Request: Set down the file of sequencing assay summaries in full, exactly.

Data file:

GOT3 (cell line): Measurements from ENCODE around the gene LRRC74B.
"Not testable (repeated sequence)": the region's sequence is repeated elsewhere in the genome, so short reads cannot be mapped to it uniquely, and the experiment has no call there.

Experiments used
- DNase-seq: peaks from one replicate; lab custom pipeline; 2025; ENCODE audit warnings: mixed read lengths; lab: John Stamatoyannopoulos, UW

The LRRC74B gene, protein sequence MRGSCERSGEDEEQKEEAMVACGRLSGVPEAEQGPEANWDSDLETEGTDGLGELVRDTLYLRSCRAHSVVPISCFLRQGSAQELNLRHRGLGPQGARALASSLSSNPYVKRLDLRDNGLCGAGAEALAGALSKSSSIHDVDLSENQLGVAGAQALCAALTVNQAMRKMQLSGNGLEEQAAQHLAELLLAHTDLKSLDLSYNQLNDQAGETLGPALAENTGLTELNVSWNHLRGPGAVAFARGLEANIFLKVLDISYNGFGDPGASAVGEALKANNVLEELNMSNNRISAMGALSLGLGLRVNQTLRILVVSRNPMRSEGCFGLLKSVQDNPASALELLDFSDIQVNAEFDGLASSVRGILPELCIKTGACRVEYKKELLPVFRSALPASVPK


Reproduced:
GOT3 (cell line): Measurements from ENCODE around the gene LRRC74B.
"Not testable (repeated sequence)": the region's sequence is repeated elsewhere in the genome, so short reads cannot be mapped to it uniquely, and the experiment has no call there.

Experiments used
- DNase-seq: peaks from one replicate; lab custom pipeline; 2025; ENCODE audit warnings: mixed read lengths; lab: John Stamatoyannopoulos, UW

The LRRC74B gene, protein sequence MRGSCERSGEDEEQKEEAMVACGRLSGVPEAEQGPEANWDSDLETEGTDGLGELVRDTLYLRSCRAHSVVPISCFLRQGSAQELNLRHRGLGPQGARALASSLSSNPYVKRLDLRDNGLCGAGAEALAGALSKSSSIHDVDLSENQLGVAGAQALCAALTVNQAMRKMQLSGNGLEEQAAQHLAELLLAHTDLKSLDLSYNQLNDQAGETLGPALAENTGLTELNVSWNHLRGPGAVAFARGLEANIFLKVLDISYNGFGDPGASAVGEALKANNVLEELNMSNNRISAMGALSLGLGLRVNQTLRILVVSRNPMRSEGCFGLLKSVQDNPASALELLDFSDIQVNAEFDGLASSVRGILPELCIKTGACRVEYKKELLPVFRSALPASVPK